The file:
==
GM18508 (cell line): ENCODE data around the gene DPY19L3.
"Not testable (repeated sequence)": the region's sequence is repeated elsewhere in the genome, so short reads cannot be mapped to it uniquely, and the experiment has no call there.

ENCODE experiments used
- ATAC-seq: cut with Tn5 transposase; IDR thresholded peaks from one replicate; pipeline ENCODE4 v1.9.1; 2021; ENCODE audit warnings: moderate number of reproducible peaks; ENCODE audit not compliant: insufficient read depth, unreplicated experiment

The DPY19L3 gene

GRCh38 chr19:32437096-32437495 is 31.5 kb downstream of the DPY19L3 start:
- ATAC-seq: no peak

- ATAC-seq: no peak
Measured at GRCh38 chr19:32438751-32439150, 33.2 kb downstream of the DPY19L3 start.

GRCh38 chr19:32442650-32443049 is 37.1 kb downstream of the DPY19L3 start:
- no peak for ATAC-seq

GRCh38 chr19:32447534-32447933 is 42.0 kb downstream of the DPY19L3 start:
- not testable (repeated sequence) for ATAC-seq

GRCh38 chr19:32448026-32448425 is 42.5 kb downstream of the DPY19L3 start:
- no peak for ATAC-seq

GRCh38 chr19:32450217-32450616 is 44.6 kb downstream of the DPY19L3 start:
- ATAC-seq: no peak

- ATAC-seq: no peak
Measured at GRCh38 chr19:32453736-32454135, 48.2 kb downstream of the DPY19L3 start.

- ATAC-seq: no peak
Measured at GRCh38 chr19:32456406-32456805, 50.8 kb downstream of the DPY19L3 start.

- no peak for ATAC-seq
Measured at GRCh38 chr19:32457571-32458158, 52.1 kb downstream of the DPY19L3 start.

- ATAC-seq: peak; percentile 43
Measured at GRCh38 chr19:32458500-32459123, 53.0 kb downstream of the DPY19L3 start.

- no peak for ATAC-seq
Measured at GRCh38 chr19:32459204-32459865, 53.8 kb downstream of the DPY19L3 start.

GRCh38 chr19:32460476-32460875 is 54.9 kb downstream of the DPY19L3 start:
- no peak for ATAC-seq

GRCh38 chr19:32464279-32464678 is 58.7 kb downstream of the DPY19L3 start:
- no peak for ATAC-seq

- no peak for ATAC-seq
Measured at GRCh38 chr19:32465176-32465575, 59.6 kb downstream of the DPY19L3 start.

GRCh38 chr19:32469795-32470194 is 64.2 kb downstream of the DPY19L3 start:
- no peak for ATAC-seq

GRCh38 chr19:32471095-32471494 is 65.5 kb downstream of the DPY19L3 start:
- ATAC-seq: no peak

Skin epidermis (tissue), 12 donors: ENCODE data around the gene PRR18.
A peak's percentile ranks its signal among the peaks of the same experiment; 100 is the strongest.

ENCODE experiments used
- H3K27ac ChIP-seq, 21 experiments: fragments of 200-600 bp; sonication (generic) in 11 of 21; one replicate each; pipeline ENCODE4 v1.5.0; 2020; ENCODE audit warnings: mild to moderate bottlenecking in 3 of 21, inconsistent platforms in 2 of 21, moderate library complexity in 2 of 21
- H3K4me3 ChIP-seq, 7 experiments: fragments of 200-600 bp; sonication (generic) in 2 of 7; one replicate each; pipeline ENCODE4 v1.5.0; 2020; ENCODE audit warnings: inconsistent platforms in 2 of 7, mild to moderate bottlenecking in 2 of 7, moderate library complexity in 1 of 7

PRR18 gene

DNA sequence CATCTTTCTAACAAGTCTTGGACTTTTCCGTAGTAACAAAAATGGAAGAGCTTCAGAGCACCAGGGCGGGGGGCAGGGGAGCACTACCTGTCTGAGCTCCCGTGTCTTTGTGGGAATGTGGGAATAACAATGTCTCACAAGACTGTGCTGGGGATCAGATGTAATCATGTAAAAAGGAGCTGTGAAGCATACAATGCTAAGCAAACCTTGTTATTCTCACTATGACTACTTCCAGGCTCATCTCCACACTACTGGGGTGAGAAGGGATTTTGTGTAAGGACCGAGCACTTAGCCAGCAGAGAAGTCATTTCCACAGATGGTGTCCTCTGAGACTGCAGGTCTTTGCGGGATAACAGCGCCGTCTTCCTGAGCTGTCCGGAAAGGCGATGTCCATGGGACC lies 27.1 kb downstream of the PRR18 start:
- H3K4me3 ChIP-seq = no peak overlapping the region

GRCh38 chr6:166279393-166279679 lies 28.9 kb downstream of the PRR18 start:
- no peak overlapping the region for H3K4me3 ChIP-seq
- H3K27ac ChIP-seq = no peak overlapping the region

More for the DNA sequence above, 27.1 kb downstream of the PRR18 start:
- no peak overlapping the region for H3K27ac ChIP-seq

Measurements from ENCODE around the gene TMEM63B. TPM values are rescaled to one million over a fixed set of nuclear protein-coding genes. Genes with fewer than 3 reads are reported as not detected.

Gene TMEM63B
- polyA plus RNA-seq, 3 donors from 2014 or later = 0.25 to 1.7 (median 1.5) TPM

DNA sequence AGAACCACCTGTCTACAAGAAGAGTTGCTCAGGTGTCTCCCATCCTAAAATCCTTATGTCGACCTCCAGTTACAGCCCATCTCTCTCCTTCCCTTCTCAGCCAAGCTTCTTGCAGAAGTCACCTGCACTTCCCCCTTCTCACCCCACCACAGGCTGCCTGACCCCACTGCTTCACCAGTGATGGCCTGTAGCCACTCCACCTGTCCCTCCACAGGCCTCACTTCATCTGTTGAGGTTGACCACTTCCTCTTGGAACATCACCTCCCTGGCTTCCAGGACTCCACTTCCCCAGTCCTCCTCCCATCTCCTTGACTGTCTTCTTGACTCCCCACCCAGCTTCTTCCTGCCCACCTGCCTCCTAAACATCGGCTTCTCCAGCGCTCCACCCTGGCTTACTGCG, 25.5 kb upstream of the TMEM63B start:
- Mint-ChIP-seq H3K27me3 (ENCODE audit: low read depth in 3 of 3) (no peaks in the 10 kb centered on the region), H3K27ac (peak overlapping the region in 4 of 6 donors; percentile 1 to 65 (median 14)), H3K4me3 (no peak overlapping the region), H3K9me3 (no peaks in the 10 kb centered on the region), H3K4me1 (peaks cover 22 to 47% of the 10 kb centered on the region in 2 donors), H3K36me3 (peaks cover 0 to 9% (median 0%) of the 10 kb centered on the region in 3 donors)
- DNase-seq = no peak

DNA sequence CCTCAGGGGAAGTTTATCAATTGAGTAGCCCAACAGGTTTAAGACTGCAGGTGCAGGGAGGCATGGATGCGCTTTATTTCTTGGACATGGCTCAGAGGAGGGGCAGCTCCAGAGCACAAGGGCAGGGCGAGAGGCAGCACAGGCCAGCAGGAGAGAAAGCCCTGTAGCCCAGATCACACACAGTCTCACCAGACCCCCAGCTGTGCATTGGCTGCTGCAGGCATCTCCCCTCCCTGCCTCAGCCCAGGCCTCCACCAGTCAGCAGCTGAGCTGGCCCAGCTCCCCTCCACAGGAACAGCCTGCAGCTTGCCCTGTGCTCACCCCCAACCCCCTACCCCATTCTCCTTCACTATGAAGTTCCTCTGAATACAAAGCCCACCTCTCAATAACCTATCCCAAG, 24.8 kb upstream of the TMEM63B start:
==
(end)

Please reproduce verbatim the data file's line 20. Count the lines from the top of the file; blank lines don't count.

- ATAC-seq: no peak